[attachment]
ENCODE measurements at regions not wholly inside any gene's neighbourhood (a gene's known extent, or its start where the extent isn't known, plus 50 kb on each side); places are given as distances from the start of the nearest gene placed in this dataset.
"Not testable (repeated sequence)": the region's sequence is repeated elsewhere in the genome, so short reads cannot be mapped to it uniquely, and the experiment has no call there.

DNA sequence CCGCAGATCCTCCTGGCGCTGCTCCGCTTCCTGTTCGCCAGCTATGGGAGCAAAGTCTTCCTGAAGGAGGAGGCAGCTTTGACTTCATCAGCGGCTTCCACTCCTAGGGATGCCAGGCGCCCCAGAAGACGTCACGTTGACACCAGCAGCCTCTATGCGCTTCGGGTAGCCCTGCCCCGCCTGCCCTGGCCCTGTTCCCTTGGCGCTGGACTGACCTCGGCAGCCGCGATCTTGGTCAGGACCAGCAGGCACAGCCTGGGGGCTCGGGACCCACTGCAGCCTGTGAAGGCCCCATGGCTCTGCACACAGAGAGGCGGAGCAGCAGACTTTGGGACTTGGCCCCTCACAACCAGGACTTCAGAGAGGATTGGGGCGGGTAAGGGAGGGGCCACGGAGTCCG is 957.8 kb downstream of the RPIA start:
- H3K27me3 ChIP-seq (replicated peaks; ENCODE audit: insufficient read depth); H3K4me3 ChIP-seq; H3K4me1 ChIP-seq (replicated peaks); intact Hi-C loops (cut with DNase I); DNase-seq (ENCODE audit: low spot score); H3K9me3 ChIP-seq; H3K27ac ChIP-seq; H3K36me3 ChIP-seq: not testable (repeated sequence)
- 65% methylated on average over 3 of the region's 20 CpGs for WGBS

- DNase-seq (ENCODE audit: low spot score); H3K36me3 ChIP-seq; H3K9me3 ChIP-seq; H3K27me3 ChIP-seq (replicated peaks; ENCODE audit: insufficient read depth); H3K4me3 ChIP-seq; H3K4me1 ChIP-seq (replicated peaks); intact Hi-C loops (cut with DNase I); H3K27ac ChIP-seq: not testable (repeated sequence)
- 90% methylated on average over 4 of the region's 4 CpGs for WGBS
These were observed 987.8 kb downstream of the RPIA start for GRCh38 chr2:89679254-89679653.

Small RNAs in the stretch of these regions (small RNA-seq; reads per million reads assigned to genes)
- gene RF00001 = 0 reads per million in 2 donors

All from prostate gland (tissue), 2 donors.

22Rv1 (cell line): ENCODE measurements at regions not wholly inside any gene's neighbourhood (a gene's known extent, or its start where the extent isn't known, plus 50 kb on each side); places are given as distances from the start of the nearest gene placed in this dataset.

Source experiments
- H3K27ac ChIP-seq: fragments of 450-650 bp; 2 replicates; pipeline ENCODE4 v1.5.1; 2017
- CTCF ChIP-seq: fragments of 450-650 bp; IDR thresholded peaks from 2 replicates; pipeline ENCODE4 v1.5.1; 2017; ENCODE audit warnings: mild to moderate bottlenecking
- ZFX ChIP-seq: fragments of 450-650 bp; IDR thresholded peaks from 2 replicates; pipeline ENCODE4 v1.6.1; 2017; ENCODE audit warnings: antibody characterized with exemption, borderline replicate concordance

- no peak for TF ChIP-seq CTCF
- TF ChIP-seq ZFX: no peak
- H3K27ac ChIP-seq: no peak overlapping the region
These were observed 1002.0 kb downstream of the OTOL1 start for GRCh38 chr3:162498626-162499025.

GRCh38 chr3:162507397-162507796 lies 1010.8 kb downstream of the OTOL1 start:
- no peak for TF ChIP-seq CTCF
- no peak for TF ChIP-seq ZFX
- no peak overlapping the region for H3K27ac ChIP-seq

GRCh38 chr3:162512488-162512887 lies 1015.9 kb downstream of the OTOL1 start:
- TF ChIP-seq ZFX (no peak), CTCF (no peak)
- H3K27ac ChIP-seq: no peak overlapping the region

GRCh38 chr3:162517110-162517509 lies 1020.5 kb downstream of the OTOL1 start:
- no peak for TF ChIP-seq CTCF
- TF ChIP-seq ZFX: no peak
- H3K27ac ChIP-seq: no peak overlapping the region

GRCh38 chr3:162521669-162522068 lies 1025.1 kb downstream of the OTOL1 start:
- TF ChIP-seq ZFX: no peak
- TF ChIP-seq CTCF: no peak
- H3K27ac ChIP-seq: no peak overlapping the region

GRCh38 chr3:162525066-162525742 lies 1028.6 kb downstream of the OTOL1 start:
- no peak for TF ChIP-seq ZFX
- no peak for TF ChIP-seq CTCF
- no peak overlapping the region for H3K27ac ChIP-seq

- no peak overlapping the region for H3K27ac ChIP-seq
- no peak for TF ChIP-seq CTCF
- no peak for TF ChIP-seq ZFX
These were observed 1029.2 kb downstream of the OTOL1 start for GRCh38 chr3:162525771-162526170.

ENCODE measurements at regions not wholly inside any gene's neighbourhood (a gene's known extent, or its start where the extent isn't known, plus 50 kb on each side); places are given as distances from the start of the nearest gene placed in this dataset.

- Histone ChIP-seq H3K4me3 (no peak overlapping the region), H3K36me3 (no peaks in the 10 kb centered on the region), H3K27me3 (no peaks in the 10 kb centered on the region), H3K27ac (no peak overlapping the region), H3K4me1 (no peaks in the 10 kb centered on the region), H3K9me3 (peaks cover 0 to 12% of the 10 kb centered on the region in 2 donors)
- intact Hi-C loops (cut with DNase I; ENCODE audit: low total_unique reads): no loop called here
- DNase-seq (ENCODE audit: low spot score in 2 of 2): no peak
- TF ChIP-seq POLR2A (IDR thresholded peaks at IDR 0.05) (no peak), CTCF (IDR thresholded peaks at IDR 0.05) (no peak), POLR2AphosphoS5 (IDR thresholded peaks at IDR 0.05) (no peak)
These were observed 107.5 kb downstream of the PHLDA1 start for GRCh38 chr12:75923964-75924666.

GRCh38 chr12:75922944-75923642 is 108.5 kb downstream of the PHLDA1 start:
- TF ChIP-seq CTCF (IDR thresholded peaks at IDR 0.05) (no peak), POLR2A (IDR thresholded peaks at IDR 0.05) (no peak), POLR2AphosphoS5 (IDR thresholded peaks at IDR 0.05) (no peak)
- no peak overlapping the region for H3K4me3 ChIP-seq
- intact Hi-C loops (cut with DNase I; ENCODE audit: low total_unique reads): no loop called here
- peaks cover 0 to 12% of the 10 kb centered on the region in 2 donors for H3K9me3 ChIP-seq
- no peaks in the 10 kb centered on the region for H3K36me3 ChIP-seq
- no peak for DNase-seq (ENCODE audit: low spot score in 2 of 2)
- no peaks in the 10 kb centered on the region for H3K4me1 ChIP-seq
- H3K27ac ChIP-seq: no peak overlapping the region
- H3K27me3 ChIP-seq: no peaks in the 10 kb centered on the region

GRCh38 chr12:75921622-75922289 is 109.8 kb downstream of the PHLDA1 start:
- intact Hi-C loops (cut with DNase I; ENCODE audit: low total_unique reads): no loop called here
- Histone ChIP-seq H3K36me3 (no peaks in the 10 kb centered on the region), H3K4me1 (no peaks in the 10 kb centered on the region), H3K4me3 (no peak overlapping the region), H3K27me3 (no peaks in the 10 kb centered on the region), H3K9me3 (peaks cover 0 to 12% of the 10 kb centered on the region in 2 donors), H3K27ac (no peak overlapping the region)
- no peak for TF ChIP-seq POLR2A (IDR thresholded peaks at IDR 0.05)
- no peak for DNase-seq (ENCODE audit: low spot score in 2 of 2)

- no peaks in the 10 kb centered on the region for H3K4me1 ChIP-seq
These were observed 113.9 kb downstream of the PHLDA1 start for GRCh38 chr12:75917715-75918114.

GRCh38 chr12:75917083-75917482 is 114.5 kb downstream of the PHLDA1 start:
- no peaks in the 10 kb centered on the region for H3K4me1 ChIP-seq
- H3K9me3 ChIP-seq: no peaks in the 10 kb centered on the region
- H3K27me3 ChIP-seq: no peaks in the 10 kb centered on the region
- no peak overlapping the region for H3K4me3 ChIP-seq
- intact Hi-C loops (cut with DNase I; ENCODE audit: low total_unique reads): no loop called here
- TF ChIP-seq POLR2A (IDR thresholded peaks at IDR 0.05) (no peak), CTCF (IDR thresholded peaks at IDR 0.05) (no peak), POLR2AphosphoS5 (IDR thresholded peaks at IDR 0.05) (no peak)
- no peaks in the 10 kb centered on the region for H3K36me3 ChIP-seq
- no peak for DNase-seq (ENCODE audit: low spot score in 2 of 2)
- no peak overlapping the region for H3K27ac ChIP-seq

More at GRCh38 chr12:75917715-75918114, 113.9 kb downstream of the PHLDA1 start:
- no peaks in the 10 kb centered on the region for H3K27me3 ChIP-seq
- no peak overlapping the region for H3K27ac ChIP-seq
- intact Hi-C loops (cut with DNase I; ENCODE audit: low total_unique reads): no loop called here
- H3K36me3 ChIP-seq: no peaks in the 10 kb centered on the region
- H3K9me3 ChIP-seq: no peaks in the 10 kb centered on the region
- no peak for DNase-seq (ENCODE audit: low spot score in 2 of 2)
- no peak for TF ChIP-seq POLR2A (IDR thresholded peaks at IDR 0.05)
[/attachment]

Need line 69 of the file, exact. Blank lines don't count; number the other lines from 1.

- H3K9me3 ChIP-seq: no peaks in the 10 kb centered on the region